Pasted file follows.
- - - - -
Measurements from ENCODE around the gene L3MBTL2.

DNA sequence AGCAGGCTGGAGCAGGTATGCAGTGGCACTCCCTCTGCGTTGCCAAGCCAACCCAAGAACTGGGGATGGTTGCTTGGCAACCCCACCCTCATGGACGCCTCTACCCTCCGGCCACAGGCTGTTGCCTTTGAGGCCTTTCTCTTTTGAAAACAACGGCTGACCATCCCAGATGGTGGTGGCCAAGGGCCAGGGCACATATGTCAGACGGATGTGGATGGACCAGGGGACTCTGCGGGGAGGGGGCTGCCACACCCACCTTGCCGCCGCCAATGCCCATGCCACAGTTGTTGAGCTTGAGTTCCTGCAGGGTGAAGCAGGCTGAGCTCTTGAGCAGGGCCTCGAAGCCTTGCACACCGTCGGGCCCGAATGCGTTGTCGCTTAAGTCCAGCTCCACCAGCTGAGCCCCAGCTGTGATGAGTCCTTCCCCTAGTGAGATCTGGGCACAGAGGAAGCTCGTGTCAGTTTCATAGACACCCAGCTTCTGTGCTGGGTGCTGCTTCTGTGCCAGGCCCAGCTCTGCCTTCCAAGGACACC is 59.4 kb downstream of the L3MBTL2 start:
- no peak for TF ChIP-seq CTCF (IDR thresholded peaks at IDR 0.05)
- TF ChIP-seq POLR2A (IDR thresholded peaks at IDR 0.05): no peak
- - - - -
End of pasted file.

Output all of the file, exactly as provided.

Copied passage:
Measurements from ENCODE around the gene L3MBTL2.

DNA sequence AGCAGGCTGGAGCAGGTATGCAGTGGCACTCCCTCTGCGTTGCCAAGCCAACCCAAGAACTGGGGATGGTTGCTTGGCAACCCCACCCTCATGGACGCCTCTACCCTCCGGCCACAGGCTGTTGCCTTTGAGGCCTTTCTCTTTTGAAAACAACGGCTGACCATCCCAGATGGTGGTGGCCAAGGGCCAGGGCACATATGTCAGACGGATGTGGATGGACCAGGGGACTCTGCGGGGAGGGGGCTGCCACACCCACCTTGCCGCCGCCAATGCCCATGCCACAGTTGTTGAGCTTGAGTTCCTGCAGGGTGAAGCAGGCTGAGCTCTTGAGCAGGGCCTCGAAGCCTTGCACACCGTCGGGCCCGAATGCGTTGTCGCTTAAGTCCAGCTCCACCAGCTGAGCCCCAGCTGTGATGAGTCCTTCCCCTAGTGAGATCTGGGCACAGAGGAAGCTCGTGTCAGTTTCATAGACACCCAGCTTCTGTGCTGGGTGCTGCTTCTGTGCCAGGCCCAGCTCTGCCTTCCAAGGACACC is 59.4 kb downstream of the L3MBTL2 start:
- no peak for TF ChIP-seq CTCF (IDR thresholded peaks at IDR 0.05)
- TF ChIP-seq POLR2A (IDR thresholded peaks at IDR 0.05): no peak